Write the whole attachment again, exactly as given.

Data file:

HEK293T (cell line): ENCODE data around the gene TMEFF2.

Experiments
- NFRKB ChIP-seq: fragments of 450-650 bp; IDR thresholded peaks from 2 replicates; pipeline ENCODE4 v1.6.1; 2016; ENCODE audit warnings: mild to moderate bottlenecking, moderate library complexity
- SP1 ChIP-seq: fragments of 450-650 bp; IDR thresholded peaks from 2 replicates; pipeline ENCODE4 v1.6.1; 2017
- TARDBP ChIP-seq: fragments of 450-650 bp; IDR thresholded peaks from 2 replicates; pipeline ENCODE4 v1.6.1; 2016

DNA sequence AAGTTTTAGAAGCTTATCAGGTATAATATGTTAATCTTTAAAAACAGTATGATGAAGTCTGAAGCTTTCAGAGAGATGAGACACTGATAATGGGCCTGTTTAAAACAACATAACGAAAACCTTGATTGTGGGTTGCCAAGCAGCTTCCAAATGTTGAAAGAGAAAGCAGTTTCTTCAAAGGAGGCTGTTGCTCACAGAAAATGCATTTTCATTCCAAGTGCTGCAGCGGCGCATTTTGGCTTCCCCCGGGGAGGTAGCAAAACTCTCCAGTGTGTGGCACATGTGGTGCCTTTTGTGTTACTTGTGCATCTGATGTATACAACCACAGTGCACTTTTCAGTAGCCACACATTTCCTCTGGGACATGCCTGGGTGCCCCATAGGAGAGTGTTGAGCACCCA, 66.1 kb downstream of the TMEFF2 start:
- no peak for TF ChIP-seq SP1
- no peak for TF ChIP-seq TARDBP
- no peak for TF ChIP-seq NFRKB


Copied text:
HEK293T (cell line): ENCODE data around the gene TMEFF2.

Experiments
- NFRKB ChIP-seq: fragments of 450-650 bp; IDR thresholded peaks from 2 replicates; pipeline ENCODE4 v1.6.1; 2016; ENCODE audit warnings: mild to moderate bottlenecking, moderate library complexity
- SP1 ChIP-seq: fragments of 450-650 bp; IDR thresholded peaks from 2 replicates; pipeline ENCODE4 v1.6.1; 2017
- TARDBP ChIP-seq: fragments of 450-650 bp; IDR thresholded peaks from 2 replicates; pipeline ENCODE4 v1.6.1; 2016

DNA sequence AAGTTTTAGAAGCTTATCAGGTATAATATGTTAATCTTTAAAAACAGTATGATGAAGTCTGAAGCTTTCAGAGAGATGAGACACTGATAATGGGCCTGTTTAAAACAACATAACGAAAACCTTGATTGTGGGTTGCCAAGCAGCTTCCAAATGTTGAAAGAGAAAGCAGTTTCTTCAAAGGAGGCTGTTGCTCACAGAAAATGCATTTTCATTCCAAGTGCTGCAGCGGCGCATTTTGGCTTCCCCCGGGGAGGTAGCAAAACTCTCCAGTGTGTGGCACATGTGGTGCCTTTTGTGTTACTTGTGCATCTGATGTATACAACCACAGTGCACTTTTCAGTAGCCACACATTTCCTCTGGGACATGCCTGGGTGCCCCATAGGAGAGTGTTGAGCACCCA, 66.1 kb downstream of the TMEFF2 start:
- no peak for TF ChIP-seq SP1
- no peak for TF ChIP-seq TARDBP
- no peak for TF ChIP-seq NFRKB